How to RIF with Dignity

Question: Help me out here. I just learned that my company will be laying off about 15% of the workforce over the next few months. I’ve been told that I will be responsible for reducing my department’s staff by 10 people, and need to come up with the Reduction in Force (RIF) list by the end of next week. I’ve never done this before—and, quite frankly, I am totally overwhelmed. Can you offer some advice?

Alice Waagen says: First, my condolences. One of the most stressful and depressing parts of a manager’s job is to terminate staff, especially when it is not due to their own poor performance but rather the result of the company needing to reduce costs.

Reducing staff can be done with minimum of pain if you follow these three guidelines:

1. Start with looking at what work you can eliminate or reduce. At this stage, do NOT look at the entire staff list. Managers often use a RIF to terminate poor performers, having not followed good management practices and documented the performance issues. They fail to use the performance management system to correct behavior or as the basis of firing the person. I call using RIF’s to solve performance problems “taking the chicken’s way out.” Trust me, this can come back to bite you as a wrongful termination lawsuit. Also, when you reduce people but do not reduce workload, the uncovered work gets reassigned to already overworked top performers, leading to burn out turnover when they leave.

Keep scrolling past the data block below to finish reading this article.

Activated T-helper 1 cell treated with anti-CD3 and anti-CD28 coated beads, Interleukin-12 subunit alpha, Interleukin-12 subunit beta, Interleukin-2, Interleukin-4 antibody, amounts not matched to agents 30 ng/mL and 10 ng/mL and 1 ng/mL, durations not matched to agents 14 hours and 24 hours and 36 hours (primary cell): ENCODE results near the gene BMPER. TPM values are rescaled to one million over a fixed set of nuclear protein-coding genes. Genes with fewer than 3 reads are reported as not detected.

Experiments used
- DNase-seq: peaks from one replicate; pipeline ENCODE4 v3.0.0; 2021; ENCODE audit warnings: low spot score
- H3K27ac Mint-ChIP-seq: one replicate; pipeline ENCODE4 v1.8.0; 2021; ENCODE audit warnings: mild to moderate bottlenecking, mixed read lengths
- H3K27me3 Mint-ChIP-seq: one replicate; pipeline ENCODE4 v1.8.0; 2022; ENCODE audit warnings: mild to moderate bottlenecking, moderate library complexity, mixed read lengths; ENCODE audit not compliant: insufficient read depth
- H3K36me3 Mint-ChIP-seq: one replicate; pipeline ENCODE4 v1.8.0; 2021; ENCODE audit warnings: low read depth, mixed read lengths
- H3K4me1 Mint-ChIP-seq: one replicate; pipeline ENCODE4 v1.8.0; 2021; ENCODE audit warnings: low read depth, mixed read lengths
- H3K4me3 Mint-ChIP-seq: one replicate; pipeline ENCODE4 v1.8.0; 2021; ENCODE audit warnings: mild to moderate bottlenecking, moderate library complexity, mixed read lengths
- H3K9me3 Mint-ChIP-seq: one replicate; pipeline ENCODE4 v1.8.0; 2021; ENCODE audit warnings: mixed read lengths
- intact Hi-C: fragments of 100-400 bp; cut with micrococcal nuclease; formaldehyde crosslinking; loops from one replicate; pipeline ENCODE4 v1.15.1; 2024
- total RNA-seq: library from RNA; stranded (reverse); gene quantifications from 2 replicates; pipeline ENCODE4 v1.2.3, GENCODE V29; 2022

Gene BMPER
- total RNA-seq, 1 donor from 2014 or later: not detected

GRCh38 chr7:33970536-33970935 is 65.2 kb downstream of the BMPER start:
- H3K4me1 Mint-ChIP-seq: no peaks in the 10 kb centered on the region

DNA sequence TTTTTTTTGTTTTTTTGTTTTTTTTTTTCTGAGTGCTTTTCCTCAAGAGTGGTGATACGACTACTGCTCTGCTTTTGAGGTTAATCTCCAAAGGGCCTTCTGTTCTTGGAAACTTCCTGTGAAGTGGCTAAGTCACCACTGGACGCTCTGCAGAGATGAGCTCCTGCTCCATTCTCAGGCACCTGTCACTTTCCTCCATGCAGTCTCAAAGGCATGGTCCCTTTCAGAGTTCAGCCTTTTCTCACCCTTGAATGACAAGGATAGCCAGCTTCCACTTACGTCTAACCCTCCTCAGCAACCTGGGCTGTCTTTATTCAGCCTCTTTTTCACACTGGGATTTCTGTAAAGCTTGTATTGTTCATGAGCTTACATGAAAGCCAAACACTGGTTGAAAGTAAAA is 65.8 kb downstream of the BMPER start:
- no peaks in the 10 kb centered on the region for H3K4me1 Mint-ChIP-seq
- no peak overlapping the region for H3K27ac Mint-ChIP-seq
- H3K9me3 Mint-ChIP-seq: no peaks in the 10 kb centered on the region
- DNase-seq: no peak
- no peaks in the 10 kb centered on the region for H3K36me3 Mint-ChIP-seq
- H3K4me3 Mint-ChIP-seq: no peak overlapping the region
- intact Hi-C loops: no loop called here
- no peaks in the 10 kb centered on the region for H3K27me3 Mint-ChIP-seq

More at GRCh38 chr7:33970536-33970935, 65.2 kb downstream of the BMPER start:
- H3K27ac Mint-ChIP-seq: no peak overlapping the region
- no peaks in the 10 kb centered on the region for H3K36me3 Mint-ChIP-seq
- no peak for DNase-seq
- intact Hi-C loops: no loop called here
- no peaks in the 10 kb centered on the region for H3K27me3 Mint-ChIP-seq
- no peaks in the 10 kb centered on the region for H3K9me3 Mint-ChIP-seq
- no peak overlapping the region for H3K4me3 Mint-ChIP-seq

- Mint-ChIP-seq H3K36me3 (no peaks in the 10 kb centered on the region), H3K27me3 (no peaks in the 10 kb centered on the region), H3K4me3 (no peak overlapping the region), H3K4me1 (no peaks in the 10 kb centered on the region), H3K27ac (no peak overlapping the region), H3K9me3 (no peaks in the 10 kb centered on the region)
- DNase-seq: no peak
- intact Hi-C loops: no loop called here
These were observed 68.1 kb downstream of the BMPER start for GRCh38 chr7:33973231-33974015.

2. The best place to start is to shrink the work. Look for work commitments and deliverables that your department can stop producing. Once you have reduced the workload, then look at staff and assignments and identify which staff member(s) will have reduced or eliminating workload. These are the folks that go on your layoff list.

3. Be tough. Admittedly, this sounds cold and clinical when we are talking about people’s livelihood. But communicating termination decisions based on eliminated work is a better pill for someone to swallow than vague statements that lead them to believe that favoritism or discrimination may be at play.

4. Keep this in mind: Using reduced work, not performance as your decision driver also gives RIF’d staff a much better story to tell when they interview with future employers. It becomes all about the work, not about them as quality employees.

Questions? Send Alice an email: alice@workforcelearning.com.